Monthly Archives: April 2019

Bardic Review…

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It has been our policy for some time now to ask Companions to bring readings for inclusion in our Landscape Weekends…

We first tried this on the Glastonbury Walk-and-Talk weekend and were delighted with the results.

The energies of the earth it seems respond favourably to the human voice, especially when it is utilised to bring forth heartfelt emotion.

…Our readings to date have ranged far and wide over a spectrum of traditions and forms although it seems that the shorter pieces, generally, have more effect.

On the now distant ‘Circles Beyond Time: Seeking the Seer’ weekend one of our Companions chose to give a rendition, unaccompanied of a Robin Williamson composition, October Song.

Coincidentally, we were due to attend a Robin Williamson concert later that week and so the opportunity to tie these two events together became irresistible…

It is a relatively old song now, if age has any meaning for a song,  and it was once described by Bob Dylan as ‘quite good’.

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‘I’ll sing you this October song,
Oh, there is no song before it.
The words and tune are none of my own,
for my joys and sorrows bore it…’

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‘…Beside the sea
The brambly briars, in the still of evening,
Birds fly out behind the sun,
and with them I’ll be leaving…’

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‘…The fallen leaves that jewel the ground,
They know the art of dying,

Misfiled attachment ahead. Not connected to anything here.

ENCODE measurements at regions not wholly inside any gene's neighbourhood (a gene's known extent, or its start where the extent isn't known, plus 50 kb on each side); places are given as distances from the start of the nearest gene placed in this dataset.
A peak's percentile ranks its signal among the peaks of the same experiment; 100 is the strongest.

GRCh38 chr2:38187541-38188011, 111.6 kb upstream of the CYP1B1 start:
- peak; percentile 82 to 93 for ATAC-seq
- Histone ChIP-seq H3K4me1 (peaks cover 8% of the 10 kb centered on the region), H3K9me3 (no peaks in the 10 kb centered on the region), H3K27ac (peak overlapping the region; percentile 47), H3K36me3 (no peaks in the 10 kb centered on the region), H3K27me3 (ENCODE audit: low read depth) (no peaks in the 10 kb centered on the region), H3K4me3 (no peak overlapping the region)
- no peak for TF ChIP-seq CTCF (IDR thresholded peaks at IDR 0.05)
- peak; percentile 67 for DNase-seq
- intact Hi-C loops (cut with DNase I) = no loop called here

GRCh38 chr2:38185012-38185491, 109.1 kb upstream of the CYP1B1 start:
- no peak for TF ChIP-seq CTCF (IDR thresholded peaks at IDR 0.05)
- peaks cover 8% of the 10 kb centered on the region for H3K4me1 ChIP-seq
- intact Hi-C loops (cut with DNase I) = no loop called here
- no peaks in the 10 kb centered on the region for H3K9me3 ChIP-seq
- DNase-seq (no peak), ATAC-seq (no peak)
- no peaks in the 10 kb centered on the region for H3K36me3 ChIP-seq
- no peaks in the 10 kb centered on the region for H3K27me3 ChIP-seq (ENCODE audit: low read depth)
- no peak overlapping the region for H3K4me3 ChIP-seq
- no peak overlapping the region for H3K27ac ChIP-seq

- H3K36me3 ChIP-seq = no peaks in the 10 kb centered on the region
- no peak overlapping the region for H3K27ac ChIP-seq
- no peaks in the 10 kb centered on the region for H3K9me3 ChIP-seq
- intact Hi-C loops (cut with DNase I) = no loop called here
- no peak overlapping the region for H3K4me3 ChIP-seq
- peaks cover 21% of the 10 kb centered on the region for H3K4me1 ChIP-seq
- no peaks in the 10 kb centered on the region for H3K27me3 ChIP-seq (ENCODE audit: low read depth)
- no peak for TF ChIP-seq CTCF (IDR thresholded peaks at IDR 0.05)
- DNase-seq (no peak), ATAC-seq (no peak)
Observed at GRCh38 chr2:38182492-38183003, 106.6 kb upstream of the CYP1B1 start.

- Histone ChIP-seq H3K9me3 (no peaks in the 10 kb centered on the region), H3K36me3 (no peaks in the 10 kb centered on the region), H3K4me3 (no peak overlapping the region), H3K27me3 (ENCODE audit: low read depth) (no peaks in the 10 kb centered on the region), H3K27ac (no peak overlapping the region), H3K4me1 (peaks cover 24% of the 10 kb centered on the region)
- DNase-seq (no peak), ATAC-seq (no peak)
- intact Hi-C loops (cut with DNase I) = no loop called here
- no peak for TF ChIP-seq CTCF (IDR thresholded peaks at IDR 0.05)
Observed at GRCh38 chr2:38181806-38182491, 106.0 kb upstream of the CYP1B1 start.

And leave with joy their glad gold hearts,
In the scarlet shadows lying…’

‘…When hunger calls my footsteps home,
The morning follows after,
I swim the seas within my mind,
And the pine-trees laugh green laughter…’

‘…I used to search for happiness,
And I used to follow pleasure,
But I found a door behind my mind,
And that’s the greatest treasure…’

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‘…For rulers like to lay down laws,
And rebels like to break them,
And the poor priests like to walk in chains,
And God likes to forsake them…’

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‘…I met a man whose name was Time,
And he said, “I must be going, ”
But just how long ago that was,
I have no way of knowing…’

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‘…Sometimes I want to murder time,
Sometimes when my heart’s aching,
But mostly I just stroll along,
The path that he is taking…’

October Song, Robin Williamson.

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I rather think that the stones of Carl Wark enjoyed our Companion’s rendition of this song, and I’d also like to think that Robin would have been pleased with it too…

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Dilemmas…

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For over Two-Thousand years

Fine minds have

Pondered the problem

Of philosophical dualism.

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The living soul

A quickening spirit.

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This dilemma, perhaps, can

Best be approached by